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Consumer Reports Health News - August 2009
Date:8/26/2009

YONKERS, N.Y., Aug. 26 /PRNewswire-USNewswire/ -- Welcome to Consumer Reports Health News for health and medical journalists. Consumer Reports and ConsumerReportsHealth.org cover issues pertaining to the efficacy and safety of prescription and non-prescription drugs (including natural medicines), mental health, diet and nutrition, food safety, and fitness. Consumer Reports tests health and fitness products, rates the effectiveness and affordability of prescription drugs, and evaluates the claims made by drug companies and the health care industry - all without commercial agendas or advertiser influence.

PATIENTS RATE HOSPITAL QUALITY

A large body of research shows that hospitals vary widely on quality of care. For that reason, Consumer Reports has developed Hospital Ratings based on survey responses from more than 1 million patients that include how well doctors communicate, how attentive the hospital staff is, and more. Higher patient ratings often mean higher quality of care, so consumers can use these Hospital Ratings to get better care in the hospital - and to do better when they get out. This information, on 3,400 U.S. hospitals, is available to subscribers of www.ConsumerReportsHealth.org.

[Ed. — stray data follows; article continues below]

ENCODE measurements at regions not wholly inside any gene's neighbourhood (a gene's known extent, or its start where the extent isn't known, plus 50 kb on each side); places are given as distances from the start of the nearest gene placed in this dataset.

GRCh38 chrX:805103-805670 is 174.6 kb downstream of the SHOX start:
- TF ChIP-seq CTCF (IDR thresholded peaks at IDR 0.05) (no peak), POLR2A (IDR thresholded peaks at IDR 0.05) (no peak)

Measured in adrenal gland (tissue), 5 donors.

WASH UP, DOC

Just how safe and sanitary are hospitals? Side-by-side surveys conducted by Consumer Reports show startlingly different conclusions from two very different perspectives: those of nurses and those of patients. While 28 percent of nurses perceive problems with hospital cleanliness, only 4 percent of patients think cleanliness is an issue. And according to 26 percent of nurses, hand washing is lax in many hospitals - even though only 5 percent of patients think it's a problem.

The Centers for Disease Control and Prevention says doctors and nurses should wash their hands in front of patients when they enter the room, in order to prevent infection. And if they don't, it's up to the patient to remind them. While that's not easy to do, Consumer Reports has several suggestions for how to broach the subject. To read the full report, go to www.ConsumerReportsHealth.org.